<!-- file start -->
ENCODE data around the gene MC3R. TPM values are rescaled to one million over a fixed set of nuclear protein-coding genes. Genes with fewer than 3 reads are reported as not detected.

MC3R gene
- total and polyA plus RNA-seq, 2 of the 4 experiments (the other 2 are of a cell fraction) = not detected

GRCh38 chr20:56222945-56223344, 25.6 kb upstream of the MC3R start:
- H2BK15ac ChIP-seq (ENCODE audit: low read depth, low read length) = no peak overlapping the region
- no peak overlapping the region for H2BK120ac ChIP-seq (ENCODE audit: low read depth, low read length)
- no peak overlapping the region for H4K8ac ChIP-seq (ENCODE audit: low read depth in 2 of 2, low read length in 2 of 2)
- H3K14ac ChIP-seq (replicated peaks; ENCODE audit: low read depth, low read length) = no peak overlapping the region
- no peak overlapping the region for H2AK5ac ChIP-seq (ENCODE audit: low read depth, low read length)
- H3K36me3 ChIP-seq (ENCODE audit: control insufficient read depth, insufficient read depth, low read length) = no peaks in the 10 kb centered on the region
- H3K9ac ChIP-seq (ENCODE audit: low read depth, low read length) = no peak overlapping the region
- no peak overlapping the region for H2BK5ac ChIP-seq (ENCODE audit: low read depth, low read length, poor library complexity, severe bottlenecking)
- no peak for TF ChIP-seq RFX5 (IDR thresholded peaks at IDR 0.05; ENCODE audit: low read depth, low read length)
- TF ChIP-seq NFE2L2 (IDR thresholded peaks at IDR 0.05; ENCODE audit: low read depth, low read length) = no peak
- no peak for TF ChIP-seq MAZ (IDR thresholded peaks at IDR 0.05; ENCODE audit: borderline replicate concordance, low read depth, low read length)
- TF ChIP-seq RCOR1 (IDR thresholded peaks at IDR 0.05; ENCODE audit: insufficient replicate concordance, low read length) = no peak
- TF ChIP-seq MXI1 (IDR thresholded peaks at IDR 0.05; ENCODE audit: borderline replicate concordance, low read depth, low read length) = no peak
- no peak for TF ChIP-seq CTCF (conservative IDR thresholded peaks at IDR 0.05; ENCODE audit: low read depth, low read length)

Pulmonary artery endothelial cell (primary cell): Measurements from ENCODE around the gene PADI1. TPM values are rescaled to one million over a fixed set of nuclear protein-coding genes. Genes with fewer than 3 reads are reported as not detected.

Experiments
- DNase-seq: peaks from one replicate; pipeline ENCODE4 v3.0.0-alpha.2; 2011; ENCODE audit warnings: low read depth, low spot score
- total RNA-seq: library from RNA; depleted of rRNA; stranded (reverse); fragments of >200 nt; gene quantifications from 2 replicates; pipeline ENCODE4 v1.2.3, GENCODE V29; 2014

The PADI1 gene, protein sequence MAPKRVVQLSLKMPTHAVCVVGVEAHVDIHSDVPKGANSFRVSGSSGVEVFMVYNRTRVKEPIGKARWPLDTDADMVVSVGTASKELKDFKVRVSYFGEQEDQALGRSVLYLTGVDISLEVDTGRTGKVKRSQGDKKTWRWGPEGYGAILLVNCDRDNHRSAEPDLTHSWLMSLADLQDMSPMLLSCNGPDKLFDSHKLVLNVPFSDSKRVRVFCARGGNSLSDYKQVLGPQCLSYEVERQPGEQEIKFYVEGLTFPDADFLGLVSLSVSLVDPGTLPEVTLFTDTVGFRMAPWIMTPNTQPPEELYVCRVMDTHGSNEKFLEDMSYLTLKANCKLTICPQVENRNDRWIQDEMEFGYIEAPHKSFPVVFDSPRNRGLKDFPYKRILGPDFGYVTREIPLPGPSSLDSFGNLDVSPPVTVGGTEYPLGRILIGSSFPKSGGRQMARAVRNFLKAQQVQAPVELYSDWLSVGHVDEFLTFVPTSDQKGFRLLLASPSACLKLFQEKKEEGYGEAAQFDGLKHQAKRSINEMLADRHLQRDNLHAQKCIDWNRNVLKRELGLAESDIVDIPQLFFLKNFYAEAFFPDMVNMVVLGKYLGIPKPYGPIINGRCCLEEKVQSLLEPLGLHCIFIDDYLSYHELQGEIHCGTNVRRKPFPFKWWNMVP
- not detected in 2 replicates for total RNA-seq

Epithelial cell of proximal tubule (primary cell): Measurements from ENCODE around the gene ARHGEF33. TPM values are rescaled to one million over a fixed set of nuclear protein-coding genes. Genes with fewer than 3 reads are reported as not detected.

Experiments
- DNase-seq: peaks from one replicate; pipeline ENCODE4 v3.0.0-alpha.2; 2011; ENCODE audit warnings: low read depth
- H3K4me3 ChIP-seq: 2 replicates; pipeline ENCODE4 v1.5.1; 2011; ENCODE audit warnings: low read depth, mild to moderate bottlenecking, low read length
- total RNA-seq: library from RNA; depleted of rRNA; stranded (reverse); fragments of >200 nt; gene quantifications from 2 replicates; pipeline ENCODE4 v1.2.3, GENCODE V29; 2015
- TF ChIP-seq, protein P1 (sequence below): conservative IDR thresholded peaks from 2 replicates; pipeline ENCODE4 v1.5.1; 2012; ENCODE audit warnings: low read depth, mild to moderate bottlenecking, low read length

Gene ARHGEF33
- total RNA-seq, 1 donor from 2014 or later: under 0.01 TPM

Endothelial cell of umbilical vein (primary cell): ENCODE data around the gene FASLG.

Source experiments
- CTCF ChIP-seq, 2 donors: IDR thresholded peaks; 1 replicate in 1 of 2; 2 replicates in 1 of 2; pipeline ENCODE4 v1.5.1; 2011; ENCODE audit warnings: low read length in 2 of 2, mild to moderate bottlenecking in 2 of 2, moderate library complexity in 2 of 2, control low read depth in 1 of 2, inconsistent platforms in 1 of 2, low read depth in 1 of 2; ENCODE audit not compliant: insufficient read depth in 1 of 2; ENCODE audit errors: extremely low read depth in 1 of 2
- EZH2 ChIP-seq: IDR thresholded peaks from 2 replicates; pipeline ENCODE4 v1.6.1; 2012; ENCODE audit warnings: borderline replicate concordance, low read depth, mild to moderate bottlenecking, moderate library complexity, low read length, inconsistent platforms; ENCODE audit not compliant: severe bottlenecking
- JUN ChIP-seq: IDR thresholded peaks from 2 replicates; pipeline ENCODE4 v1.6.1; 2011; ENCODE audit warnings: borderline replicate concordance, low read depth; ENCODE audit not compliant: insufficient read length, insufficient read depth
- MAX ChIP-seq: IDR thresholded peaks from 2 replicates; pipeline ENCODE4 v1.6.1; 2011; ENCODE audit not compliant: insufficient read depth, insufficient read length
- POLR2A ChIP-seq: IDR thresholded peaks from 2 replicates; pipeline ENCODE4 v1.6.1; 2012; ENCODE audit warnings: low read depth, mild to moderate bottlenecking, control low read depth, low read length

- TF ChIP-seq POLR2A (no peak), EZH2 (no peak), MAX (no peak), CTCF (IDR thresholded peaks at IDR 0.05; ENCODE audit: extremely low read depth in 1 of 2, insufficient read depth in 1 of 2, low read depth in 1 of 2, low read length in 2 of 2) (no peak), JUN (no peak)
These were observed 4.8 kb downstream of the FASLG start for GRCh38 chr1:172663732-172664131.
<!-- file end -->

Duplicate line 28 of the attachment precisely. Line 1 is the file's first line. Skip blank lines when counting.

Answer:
- H3K4me3 ChIP-seq: 2 replicates; pipeline ENCODE4 v1.5.1; 2011; ENCODE audit warnings: low read depth, mild to moderate bottlenecking, low read length